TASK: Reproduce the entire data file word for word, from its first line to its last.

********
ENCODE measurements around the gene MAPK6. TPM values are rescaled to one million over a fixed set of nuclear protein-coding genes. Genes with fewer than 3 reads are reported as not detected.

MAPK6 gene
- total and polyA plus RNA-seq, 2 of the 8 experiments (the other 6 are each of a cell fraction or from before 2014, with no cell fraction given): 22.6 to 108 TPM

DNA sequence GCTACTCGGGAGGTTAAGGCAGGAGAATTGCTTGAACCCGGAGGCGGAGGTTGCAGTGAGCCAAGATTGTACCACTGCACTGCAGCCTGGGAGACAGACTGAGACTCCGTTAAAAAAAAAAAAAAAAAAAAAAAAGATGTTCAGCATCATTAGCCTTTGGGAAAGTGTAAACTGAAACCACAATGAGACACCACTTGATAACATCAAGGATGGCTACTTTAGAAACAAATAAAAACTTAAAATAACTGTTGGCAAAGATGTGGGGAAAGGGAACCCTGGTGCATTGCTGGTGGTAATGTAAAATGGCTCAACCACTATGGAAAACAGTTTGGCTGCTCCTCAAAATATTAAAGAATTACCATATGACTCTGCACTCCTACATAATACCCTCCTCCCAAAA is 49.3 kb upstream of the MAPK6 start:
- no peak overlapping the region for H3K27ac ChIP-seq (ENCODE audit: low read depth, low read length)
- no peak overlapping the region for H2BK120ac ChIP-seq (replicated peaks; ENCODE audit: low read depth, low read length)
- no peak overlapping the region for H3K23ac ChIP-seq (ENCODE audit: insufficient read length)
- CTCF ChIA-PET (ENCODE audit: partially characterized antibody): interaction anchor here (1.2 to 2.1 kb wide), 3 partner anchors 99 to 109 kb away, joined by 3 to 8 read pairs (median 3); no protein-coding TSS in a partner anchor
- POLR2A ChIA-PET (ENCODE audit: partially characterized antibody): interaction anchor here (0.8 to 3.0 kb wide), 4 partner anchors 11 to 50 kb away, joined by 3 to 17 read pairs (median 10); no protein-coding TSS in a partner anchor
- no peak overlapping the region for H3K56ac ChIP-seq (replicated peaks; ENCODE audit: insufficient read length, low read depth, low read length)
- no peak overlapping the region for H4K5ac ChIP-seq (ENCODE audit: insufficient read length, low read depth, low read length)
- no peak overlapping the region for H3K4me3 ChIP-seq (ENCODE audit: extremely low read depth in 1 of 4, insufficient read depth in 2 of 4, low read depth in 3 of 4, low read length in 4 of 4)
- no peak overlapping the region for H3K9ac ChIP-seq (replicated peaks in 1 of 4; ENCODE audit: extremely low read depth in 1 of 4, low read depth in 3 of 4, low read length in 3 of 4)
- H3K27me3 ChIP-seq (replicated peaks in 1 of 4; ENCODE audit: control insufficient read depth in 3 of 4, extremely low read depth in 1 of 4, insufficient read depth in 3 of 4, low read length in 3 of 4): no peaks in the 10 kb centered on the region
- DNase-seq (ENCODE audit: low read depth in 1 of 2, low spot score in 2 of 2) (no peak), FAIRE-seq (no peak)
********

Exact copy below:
ENCODE measurements around the gene MAPK6. TPM values are rescaled to one million over a fixed set of nuclear protein-coding genes. Genes with fewer than 3 reads are reported as not detected.

MAPK6 gene
- total and polyA plus RNA-seq, 2 of the 8 experiments (the other 6 are each of a cell fraction or from before 2014, with no cell fraction given): 22.6 to 108 TPM

DNA sequence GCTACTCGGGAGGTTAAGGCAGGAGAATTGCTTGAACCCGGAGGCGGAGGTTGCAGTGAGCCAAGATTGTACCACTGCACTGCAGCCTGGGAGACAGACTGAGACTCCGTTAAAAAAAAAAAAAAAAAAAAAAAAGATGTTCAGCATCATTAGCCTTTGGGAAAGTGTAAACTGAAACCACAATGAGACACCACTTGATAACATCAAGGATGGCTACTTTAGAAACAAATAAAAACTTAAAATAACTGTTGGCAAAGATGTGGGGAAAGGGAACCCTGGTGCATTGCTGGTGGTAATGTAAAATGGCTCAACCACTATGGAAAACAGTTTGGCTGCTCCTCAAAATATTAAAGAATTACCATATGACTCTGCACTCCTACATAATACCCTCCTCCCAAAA is 49.3 kb upstream of the MAPK6 start:
- no peak overlapping the region for H3K27ac ChIP-seq (ENCODE audit: low read depth, low read length)
- no peak overlapping the region for H2BK120ac ChIP-seq (replicated peaks; ENCODE audit: low read depth, low read length)
- no peak overlapping the region for H3K23ac ChIP-seq (ENCODE audit: insufficient read length)
- CTCF ChIA-PET (ENCODE audit: partially characterized antibody): interaction anchor here (1.2 to 2.1 kb wide), 3 partner anchors 99 to 109 kb away, joined by 3 to 8 read pairs (median 3); no protein-coding TSS in a partner anchor
- POLR2A ChIA-PET (ENCODE audit: partially characterized antibody): interaction anchor here (0.8 to 3.0 kb wide), 4 partner anchors 11 to 50 kb away, joined by 3 to 17 read pairs (median 10); no protein-coding TSS in a partner anchor
- no peak overlapping the region for H3K56ac ChIP-seq (replicated peaks; ENCODE audit: insufficient read length, low read depth, low read length)
- no peak overlapping the region for H4K5ac ChIP-seq (ENCODE audit: insufficient read length, low read depth, low read length)
- no peak overlapping the region for H3K4me3 ChIP-seq (ENCODE audit: extremely low read depth in 1 of 4, insufficient read depth in 2 of 4, low read depth in 3 of 4, low read length in 4 of 4)
- no peak overlapping the region for H3K9ac ChIP-seq (replicated peaks in 1 of 4; ENCODE audit: extremely low read depth in 1 of 4, low read depth in 3 of 4, low read length in 3 of 4)
- H3K27me3 ChIP-seq (replicated peaks in 1 of 4; ENCODE audit: control insufficient read depth in 3 of 4, extremely low read depth in 1 of 4, insufficient read depth in 3 of 4, low read length in 3 of 4): no peaks in the 10 kb centered on the region
- DNase-seq (ENCODE audit: low read depth in 1 of 2, low spot score in 2 of 2) (no peak), FAIRE-seq (no peak)